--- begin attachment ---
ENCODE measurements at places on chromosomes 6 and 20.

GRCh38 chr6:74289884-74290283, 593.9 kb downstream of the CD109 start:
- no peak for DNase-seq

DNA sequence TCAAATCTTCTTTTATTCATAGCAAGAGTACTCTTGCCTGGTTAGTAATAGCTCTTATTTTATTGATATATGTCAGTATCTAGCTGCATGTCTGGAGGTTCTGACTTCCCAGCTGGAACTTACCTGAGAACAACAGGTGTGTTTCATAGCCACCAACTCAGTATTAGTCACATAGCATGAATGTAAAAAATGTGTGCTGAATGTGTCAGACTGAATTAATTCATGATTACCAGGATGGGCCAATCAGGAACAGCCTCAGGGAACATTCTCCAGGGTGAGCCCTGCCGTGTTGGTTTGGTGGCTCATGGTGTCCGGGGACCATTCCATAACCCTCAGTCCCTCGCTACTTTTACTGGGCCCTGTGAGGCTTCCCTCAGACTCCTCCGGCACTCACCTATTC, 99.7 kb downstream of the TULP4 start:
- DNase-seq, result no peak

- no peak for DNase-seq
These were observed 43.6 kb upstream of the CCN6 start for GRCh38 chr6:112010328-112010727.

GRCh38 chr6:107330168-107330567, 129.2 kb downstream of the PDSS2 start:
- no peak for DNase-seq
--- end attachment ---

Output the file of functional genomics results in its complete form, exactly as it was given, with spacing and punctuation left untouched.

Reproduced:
ENCODE measurements at places on chromosomes 6 and 20.

GRCh38 chr6:74289884-74290283, 593.9 kb downstream of the CD109 start:
- no peak for DNase-seq

DNA sequence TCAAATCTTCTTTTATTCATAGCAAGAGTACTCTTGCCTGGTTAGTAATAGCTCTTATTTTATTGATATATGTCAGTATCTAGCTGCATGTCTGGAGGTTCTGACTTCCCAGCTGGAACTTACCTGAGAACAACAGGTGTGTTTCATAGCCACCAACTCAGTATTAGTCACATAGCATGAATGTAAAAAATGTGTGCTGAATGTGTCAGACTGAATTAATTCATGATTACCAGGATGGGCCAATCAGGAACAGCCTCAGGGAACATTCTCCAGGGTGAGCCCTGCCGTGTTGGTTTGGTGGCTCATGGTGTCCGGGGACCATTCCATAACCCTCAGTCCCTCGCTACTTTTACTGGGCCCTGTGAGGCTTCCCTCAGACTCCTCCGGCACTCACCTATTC, 99.7 kb downstream of the TULP4 start:
- DNase-seq, result no peak

- no peak for DNase-seq
These were observed 43.6 kb upstream of the CCN6 start for GRCh38 chr6:112010328-112010727.

GRCh38 chr6:107330168-107330567, 129.2 kb downstream of the PDSS2 start:
- no peak for DNase-seq